Published on: 30/11/2015
Catholic Relief Services (CRS) and government are looking for innovations in their work with smallholder farmers and communities in Lesotho to strengthen their livelihoods and to conserve the environment.
CRS Lesotho has supported the development of smallholder irrigation systems in Lesotho for more than five years. The overall performance of these schemes is below potential and expectations. There are concerns about the financial sustainability of the systems. Farmers are unsure about the costs and returns; some have abandoned the schemes; others prioritize rain-fed agriculture and use the irrigation systems in a supplementary manner only. In addition a number of technical problems are reported, which in itself are minor in most cases but are not solved by the scheme committees, which leave the schemes dysfunctional.
In 2014 CRS launched the Food Security Program Support Project, an initiative that was designed to tackle natural resource management (NRM) issues within Lesotho. In an effort to create a more long-term sustainable approach to food security and climate change adaptation in Lesotho, CRS has requested IRC Consult to support this new approach with experiences from the Multiple Use water Services (MUS) and Life-Cycle Cost Approach methodologies. These approaches should make the irrigation schemes a sustainable part of the larger NRM and livelihoods solutions.
Lesotho is a landlocked kingdom encircled by South Africa. Its ecology is fragile because of its mountainous topography, thin soil layer, and limited vegetative cover. The country is highly vulnerable to extreme weather conditions including floods, drought, and early and late frosts.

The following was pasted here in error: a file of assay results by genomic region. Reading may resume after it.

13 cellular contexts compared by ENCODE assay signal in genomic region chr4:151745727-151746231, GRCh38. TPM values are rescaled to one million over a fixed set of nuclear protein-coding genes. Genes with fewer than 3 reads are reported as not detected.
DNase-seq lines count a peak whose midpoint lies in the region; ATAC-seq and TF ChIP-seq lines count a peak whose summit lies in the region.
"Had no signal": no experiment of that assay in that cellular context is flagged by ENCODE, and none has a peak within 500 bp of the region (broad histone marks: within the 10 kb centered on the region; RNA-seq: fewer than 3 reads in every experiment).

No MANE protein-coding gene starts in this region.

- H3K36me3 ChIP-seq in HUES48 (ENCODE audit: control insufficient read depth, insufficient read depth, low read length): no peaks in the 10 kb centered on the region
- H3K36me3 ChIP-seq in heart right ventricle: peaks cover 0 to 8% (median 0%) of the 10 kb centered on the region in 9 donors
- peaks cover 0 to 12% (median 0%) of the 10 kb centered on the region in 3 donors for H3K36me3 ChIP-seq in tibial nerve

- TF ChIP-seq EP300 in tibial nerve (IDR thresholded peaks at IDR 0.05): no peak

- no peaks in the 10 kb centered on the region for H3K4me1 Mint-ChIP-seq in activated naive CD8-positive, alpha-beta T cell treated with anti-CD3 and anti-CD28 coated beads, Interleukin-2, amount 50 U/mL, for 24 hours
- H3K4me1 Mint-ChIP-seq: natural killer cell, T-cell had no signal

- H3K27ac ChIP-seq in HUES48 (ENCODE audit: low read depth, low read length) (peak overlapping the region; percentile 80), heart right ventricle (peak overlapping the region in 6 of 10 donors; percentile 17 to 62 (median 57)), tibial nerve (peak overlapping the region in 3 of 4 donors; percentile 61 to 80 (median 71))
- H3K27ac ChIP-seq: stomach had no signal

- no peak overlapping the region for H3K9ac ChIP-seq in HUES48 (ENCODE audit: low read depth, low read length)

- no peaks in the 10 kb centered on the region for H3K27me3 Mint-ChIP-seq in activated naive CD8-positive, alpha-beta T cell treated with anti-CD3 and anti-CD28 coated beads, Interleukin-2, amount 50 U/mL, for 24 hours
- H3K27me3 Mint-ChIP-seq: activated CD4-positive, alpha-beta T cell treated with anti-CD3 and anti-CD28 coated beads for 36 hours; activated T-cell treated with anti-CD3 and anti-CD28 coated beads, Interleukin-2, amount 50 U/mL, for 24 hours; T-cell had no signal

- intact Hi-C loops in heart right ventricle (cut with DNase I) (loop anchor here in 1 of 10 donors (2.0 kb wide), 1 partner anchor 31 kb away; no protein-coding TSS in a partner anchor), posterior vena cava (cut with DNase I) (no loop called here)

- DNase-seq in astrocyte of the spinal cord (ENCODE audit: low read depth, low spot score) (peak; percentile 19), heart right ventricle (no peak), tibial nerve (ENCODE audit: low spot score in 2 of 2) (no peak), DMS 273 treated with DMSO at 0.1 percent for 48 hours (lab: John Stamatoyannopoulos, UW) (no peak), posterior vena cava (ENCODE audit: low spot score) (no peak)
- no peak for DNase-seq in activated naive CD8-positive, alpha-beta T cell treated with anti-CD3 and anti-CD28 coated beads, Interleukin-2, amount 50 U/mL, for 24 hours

During the workshop, facilitated by me, with national and district staff from the Ministry of Agriculture and educational institutes, the engineers confirmed that they recognize the CRS challenges with smallholder irrigation schemes. The participants agreed that a key problem is that the farmers are not always ready or convinced of commercial farming and prefer to focus on farming for subsistence, avoiding taking higher risks and making the extra efforts. However, both government and NGO staff believe that in principle there is sufficient potential for using smallholder irrigation schemes.
The day after the workshop a field trip was made to the village of Mokhopa, to better understand the challenges faced by the scheme. It turned out that the scheme was less of a failure in this village as was believed by CRS. The scheme was still in use, however not fully according to the original design. About half of the farmers in the command areas had abandoned the system and the remaining farmers continued to use the system half-heartedly. On the one hand they carried out small repairs, but allowed the available volume of water to dwindle. On the other hand they were re-thinking the way to organise themselves. No longer aiming to jointly work the fields, but still use the committee for collectively buying seed; managing the irrigation schedule and bringing the products to the market. The latter is a sign that still a sense of ownership consists.
The participants of the workshop agreed that not all people that own plots of land in the command area of the scheme, are willing to be commercial famers, but prioritise other ways of improving their livelihoods. It was also noticed that the drinking water supply schemes (tapping from other smaller springs) were actually providing good opportunities for subsistence and potentially also commercial farming by those households that don't own land in the command area. The keyhole gardens are being picked up enthusiastically, in particular by elderly people. The way forward will be that government, CRS and educational institutes will discuss a partnership for local-level Integrated Water Resource Management. CRS will propose that together they will start a pilot with strong community participation to create business models for subsistence and commercial farming, using both irrigation and domestic water systems.
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